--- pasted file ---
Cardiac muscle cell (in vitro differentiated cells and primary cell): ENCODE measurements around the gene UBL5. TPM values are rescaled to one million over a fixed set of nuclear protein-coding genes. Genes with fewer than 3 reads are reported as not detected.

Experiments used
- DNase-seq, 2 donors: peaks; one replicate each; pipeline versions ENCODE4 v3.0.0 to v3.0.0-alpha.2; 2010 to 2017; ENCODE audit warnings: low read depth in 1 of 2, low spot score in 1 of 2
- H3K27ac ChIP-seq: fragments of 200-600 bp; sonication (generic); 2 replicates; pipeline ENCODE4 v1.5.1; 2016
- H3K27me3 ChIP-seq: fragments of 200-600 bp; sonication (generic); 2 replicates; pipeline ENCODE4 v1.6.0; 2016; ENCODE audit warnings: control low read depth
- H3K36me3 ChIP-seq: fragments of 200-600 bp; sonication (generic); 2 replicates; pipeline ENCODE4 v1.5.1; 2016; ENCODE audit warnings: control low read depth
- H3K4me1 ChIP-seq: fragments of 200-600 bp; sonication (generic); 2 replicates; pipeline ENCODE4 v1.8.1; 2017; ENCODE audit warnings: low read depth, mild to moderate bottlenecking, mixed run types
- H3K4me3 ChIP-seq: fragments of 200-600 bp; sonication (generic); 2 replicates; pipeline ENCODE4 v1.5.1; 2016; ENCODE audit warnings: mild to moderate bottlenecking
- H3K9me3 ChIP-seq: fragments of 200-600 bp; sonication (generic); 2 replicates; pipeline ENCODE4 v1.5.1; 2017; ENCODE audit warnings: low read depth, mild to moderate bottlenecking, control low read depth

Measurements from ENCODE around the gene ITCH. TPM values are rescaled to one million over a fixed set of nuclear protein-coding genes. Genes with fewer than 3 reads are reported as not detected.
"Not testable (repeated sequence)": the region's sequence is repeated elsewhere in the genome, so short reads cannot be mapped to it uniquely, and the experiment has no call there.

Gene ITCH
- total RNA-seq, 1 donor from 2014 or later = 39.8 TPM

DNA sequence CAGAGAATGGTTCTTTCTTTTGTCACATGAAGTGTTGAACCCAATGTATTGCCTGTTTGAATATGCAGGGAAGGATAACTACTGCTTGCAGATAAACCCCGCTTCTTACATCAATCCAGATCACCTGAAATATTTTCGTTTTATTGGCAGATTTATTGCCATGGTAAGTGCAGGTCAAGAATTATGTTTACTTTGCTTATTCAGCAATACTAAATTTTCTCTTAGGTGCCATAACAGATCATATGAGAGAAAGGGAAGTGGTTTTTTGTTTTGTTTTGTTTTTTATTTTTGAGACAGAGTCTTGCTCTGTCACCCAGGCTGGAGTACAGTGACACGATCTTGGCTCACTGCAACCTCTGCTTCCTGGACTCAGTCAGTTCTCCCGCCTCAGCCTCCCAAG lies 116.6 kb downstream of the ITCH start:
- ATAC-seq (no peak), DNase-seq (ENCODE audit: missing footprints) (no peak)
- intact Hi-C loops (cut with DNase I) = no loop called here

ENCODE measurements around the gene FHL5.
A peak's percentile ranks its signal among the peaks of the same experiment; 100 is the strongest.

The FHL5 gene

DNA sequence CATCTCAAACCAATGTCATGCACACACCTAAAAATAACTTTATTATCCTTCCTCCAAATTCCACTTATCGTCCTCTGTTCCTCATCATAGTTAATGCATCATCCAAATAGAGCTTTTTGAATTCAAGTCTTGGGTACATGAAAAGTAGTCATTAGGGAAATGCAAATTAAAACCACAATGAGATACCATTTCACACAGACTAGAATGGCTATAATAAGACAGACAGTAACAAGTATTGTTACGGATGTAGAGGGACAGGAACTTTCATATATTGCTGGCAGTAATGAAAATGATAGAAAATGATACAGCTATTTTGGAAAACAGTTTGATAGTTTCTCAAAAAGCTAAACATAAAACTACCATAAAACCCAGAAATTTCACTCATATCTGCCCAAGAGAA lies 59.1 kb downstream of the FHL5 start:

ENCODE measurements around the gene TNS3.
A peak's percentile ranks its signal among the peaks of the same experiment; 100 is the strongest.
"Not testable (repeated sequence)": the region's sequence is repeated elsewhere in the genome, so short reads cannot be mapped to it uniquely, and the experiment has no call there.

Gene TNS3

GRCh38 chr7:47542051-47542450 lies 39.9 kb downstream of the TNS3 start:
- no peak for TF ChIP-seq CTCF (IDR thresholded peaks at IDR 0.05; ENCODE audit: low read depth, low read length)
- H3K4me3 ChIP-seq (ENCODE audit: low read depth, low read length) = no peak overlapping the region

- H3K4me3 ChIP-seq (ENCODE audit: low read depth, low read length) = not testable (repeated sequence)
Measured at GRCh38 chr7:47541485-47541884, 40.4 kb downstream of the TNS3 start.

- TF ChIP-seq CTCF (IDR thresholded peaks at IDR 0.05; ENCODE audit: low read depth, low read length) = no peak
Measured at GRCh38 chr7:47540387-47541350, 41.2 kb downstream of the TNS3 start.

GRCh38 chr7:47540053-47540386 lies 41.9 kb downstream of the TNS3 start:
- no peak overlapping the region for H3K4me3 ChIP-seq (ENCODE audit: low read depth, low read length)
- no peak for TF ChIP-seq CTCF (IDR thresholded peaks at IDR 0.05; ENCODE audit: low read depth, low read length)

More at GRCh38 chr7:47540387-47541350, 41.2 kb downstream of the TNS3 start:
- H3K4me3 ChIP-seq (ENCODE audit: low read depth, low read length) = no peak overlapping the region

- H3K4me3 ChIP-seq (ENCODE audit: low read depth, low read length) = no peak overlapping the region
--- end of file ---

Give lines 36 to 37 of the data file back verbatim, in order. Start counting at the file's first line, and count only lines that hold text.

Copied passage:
- H3K4me3 ChIP-seq (ENCODE audit: low read depth, low read length) = no peak overlapping the region

- H3K4me3 ChIP-seq (ENCODE audit: low read depth, low read length) = no peak overlapping the region